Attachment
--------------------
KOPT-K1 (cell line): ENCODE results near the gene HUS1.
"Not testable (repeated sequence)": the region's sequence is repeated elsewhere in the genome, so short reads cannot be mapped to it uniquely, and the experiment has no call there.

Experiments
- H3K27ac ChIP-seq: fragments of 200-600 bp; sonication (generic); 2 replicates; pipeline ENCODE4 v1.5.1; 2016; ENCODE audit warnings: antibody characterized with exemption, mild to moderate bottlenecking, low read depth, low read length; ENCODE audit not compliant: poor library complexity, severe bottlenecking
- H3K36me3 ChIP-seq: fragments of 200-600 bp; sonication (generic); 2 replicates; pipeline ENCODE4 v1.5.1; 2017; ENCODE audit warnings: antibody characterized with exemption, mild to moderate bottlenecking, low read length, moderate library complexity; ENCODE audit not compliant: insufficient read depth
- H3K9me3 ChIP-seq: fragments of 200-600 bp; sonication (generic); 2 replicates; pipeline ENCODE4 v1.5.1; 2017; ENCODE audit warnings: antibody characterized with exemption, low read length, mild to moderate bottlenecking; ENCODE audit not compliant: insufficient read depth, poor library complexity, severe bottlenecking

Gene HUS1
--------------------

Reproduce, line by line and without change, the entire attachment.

KOPT-K1 (cell line): ENCODE results near the gene HUS1.
"Not testable (repeated sequence)": the region's sequence is repeated elsewhere in the genome, so short reads cannot be mapped to it uniquely, and the experiment has no call there.

Experiments
- H3K27ac ChIP-seq: fragments of 200-600 bp; sonication (generic); 2 replicates; pipeline ENCODE4 v1.5.1; 2016; ENCODE audit warnings: antibody characterized with exemption, mild to moderate bottlenecking, low read depth, low read length; ENCODE audit not compliant: poor library complexity, severe bottlenecking
- H3K36me3 ChIP-seq: fragments of 200-600 bp; sonication (generic); 2 replicates; pipeline ENCODE4 v1.5.1; 2017; ENCODE audit warnings: antibody characterized with exemption, mild to moderate bottlenecking, low read length, moderate library complexity; ENCODE audit not compliant: insufficient read depth
- H3K9me3 ChIP-seq: fragments of 200-600 bp; sonication (generic); 2 replicates; pipeline ENCODE4 v1.5.1; 2017; ENCODE audit warnings: antibody characterized with exemption, low read length, mild to moderate bottlenecking; ENCODE audit not compliant: insufficient read depth, poor library complexity, severe bottlenecking

Gene HUS1